Indian Recalls Big Cruisers Over Potential Fuel Leak

2017 Indian Chief Dark Horse 1 photo
Photo: Indian Motorcycle
Bad luck strikes Indian Motorcycle again, with the classic motorcycle manufacturer being now forced to conduct a new recall over a possible fuel leak in its big machines.
Earlier this year, Indian recalled seven of its models over an overheating problem that could lead to a fire, and, apparently, that wasn’t the only thing that could turn you into Ghost Rider. A possible fuel leak has been discovered recently, and you should be extremely careful until your bike is inspected and the error corrected.

The new recall affects the Chief Classic, Chief Dark Horse, Vintage, Chieftain, Chieftain Dark Horse, Springfield, and Roadmaster, all being models from 2014 - 2017. The Scout and Scout Sixty appear to be OK, though.

The National Highway Traffic Safety Administration (NHTSA) informs that the fuel rail on the affected units may come in contact with other components during manufacture or routine service. This, in turn, may cause the fuel rail to chaff, and is possible to result in a fuel leak.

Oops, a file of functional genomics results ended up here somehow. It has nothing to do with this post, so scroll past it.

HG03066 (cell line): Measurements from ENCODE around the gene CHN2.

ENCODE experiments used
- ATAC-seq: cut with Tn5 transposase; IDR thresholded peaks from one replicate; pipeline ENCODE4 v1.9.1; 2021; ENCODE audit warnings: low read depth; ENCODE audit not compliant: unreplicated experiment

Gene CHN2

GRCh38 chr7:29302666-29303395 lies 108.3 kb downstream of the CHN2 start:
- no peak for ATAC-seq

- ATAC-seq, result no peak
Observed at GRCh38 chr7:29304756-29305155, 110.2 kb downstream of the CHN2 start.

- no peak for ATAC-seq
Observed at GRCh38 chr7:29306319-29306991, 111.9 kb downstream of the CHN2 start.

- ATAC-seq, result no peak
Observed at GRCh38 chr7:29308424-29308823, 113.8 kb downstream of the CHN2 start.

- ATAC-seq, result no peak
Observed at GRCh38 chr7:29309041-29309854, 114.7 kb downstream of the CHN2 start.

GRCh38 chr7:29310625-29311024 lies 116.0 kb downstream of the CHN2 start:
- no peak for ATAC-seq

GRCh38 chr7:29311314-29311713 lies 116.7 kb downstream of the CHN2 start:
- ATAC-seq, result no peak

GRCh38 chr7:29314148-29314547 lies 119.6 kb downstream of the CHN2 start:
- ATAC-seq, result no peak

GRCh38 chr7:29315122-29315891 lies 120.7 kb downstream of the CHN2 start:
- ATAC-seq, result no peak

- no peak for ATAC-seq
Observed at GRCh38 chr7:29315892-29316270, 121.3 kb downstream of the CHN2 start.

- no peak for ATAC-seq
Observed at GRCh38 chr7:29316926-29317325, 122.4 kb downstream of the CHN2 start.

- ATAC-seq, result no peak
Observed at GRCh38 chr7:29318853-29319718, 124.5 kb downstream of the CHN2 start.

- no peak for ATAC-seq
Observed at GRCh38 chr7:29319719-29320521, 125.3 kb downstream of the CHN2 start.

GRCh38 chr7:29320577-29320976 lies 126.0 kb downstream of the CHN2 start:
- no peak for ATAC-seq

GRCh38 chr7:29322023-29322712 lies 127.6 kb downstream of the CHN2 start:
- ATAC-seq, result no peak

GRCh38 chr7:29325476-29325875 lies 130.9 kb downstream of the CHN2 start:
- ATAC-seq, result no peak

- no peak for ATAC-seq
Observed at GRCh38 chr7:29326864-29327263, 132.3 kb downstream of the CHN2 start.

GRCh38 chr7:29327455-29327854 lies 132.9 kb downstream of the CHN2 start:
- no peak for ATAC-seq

The recall affects 23,746 units in the US alone, and if you own one of them, you should contact your local Indian dealership. Trained technicians there will inspect the fuel rails and install a bracket to secure the fuel rail on the affected units, preventing it from touching and rubbing against adjacent components.

Needless to say that if your fuel rail is already damaged, it will be replaced free of cost. There have been no reports of injuries or vehicle damage as a result of this issue.

Some of the models mentioned above were also recalled earlier this year for another fire risk. Engine misfires were causing the exhaust system to overheat and were needing an ECM (Engine Control Module) re-calibration. So, if you haven’t fixed that by now, you have one more reason to do it.

Indian Motorcycle’s parent company, Polaris, is also having troubles with fire hazards. The Slingshot three-wheeler appears to suffer from the same misplaced fuel lines which can rupture due to vibrations and contact with other components.
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